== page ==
Sweden is the most unusual when it comes to numbering monarchs with ordinals. Two names, Charles (Carl) and Eric both have fictionalized ordinals. Early Swedish monarchs were known by their full name. For example the first king Charles of Sweden was King Carl Sverkersson who first ruled the Swedish kingdom of Gothenland, and then king of a united Sweden from circa 1161 to his assassination in 1167. The next king to be named Carl is King Carl Knutsson who ruled Sweden from 1448-1457, 1464-1465 and from 1467 to his death in 1470. Carl Knutsson was also king of Norway 1449-1450. On his tomb Carl Knutsson is rightfully, and posthumously, called King Carl II of Sweden.
There would not be another king Carl of Sweden for nearly 200 years until 1604. This Carl read a book on Swedish history by Archbishop Johannes Magnus entitled Gothorvm sveonvmqve historia, which mentioned six previous kings of Sweden named Carl prior to the reign of Carl Sverkersson. In reality these six kings named Carl never existed for later historians were unable to find any source that verified that these kings lived. Regardless, the king named Carl who assumed the throne in 1604 called himself King Carl IX of Sweden based on the faulty information. This lead to the inaccurate numbering of the two previous monarchs named Carl as Carl VII and Carl VIII respectively. This numbering was never corrected and today King Carl XVI Gustav sits on the Swedish throne even though he is only the tenth king to actually be named Carl.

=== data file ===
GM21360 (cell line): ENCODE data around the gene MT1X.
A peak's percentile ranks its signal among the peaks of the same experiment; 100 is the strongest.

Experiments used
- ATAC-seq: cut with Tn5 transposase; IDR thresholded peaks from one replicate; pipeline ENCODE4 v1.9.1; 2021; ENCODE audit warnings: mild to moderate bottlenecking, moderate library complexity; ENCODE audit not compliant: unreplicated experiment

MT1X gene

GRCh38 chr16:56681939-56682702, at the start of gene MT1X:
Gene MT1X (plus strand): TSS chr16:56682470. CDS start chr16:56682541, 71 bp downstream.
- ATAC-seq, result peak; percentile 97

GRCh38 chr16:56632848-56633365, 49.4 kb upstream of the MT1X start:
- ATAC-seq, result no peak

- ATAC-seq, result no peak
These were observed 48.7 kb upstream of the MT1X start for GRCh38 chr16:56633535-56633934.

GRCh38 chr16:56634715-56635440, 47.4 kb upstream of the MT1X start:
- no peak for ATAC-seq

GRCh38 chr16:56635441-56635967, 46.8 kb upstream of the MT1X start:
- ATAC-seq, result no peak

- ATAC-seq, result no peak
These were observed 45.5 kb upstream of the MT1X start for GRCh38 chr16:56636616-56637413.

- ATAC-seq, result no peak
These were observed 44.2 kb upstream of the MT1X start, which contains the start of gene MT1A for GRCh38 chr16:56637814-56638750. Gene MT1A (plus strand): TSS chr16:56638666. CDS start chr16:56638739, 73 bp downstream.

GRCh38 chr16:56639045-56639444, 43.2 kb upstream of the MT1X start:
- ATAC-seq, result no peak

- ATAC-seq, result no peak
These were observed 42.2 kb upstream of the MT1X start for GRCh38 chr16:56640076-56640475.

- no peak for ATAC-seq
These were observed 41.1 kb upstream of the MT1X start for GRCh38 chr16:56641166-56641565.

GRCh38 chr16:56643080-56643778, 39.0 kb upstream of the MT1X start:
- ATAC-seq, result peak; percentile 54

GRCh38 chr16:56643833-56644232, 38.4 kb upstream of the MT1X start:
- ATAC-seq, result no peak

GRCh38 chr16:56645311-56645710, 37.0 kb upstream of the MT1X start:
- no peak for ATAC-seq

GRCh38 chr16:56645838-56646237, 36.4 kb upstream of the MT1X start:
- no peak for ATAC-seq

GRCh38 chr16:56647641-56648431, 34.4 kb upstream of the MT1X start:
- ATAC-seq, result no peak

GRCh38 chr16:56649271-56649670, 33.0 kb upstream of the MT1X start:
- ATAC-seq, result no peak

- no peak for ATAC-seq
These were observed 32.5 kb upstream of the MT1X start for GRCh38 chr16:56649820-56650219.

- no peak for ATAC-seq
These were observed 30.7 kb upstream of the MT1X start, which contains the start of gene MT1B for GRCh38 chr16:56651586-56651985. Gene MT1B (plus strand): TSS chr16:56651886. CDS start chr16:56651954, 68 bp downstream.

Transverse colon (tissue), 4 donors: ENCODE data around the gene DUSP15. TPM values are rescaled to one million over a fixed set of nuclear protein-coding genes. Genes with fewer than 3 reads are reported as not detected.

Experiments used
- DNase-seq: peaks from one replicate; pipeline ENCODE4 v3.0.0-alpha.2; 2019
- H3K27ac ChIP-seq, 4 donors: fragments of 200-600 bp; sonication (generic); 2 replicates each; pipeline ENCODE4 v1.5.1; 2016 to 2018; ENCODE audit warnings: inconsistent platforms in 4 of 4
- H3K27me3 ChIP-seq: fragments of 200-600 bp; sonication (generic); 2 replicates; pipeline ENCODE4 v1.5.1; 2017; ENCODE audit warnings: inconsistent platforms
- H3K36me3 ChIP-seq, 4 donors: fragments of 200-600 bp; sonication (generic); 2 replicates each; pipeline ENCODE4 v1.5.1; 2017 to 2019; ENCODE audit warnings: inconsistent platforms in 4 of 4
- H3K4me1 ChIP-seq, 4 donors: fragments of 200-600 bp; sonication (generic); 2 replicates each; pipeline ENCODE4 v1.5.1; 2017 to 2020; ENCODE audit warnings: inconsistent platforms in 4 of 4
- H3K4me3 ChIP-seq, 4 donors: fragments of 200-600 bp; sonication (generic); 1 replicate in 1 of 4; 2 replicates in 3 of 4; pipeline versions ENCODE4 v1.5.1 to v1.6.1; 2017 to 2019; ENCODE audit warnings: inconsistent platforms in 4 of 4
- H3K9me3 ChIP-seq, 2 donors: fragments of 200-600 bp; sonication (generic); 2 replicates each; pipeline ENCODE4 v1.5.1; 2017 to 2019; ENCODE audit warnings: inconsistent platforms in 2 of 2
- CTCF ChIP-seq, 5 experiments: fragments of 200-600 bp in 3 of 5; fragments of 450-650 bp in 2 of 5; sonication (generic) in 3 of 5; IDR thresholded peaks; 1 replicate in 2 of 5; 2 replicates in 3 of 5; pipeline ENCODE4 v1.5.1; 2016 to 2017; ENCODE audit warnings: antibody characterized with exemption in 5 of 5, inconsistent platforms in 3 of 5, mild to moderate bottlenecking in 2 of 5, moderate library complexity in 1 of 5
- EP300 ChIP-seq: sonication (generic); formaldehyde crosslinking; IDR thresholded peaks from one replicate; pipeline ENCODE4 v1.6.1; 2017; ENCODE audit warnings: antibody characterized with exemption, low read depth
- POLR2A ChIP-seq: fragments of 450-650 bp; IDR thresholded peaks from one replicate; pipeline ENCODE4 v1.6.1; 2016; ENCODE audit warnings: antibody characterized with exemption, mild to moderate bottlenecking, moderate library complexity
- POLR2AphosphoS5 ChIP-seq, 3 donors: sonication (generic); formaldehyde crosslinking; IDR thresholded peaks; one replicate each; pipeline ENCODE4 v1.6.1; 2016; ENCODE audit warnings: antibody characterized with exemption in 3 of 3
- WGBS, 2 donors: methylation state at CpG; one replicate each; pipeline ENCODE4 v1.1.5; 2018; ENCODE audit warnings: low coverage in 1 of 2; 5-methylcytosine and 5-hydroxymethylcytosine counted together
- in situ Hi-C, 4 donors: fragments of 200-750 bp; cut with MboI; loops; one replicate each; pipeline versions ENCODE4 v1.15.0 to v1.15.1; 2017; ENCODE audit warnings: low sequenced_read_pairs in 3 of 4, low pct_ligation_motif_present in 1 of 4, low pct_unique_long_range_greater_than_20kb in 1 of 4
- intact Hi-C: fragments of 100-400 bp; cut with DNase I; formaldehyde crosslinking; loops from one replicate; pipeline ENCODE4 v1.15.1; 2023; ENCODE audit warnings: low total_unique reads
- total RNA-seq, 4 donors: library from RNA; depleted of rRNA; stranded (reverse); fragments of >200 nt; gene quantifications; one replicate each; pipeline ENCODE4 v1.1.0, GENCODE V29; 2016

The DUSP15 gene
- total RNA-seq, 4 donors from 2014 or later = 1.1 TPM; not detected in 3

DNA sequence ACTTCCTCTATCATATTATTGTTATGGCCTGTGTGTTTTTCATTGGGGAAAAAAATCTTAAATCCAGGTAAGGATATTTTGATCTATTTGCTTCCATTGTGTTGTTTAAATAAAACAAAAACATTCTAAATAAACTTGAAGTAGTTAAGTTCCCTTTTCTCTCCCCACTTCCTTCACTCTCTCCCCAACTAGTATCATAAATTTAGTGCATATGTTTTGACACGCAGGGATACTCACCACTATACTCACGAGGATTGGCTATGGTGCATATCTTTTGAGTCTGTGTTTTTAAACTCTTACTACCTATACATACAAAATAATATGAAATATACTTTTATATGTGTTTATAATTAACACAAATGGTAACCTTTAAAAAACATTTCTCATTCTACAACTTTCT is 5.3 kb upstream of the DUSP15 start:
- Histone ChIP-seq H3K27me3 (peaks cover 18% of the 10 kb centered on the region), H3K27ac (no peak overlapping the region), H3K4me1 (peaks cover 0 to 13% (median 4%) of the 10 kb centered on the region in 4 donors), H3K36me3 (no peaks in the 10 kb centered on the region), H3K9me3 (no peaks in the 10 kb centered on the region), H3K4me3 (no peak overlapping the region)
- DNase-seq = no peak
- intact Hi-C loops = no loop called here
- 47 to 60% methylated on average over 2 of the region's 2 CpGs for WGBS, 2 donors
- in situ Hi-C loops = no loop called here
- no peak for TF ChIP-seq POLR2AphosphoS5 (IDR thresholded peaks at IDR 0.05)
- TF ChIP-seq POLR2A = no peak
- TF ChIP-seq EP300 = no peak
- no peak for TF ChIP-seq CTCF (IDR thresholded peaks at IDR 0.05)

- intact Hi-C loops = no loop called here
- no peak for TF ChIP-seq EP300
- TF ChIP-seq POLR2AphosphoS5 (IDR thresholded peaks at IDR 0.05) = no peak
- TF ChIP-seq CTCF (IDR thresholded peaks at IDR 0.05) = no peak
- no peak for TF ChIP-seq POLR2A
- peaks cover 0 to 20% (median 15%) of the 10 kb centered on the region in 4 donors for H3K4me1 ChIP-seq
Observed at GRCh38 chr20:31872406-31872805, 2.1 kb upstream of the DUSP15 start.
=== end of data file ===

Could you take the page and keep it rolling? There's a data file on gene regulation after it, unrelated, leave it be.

The reason Carl IX followed the faulty numbering of the Swedish kings may be due to the fact that his older brother, Eric, also followed the same incorrect information found in Johannes Magnus’s book. The older brother of Carl IX called himself Eric XIV of Sweden despite the fact that there were only six kings of Sweden named Eric that historians are certain of (there may have been more) prior to the reign of Eric XIV. King Erik Knutsson who ruled Sweden from 1208 to his death in 1216 is called Eric X although he was actually the second king Eric of Sweden that there is certainty about.